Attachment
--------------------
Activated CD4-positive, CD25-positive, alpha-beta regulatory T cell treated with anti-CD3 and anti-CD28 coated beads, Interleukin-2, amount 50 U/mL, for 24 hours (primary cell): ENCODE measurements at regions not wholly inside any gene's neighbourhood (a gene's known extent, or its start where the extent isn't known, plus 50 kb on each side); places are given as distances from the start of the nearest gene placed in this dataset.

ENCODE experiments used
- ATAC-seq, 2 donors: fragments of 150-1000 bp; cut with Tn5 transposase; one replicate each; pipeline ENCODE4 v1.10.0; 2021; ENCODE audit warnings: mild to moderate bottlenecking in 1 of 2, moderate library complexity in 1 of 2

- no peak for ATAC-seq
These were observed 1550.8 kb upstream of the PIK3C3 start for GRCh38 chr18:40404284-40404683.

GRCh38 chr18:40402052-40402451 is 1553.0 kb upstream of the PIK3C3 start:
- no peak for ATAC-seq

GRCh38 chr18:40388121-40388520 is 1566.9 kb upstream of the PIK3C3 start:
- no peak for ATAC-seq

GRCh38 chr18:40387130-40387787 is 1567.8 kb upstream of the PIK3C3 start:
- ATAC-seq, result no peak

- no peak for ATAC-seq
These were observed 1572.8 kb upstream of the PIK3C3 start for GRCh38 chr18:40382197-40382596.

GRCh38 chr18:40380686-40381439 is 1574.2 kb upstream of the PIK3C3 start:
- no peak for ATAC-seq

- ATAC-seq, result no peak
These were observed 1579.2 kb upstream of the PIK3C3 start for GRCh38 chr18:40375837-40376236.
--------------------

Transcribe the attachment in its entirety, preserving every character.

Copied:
Activated CD4-positive, CD25-positive, alpha-beta regulatory T cell treated with anti-CD3 and anti-CD28 coated beads, Interleukin-2, amount 50 U/mL, for 24 hours (primary cell): ENCODE measurements at regions not wholly inside any gene's neighbourhood (a gene's known extent, or its start where the extent isn't known, plus 50 kb on each side); places are given as distances from the start of the nearest gene placed in this dataset.

ENCODE experiments used
- ATAC-seq, 2 donors: fragments of 150-1000 bp; cut with Tn5 transposase; one replicate each; pipeline ENCODE4 v1.10.0; 2021; ENCODE audit warnings: mild to moderate bottlenecking in 1 of 2, moderate library complexity in 1 of 2

- no peak for ATAC-seq
These were observed 1550.8 kb upstream of the PIK3C3 start for GRCh38 chr18:40404284-40404683.

GRCh38 chr18:40402052-40402451 is 1553.0 kb upstream of the PIK3C3 start:
- no peak for ATAC-seq

GRCh38 chr18:40388121-40388520 is 1566.9 kb upstream of the PIK3C3 start:
- no peak for ATAC-seq

GRCh38 chr18:40387130-40387787 is 1567.8 kb upstream of the PIK3C3 start:
- ATAC-seq, result no peak

- no peak for ATAC-seq
These were observed 1572.8 kb upstream of the PIK3C3 start for GRCh38 chr18:40382197-40382596.

GRCh38 chr18:40380686-40381439 is 1574.2 kb upstream of the PIK3C3 start:
- no peak for ATAC-seq

- ATAC-seq, result no peak
These were observed 1579.2 kb upstream of the PIK3C3 start for GRCh38 chr18:40375837-40376236.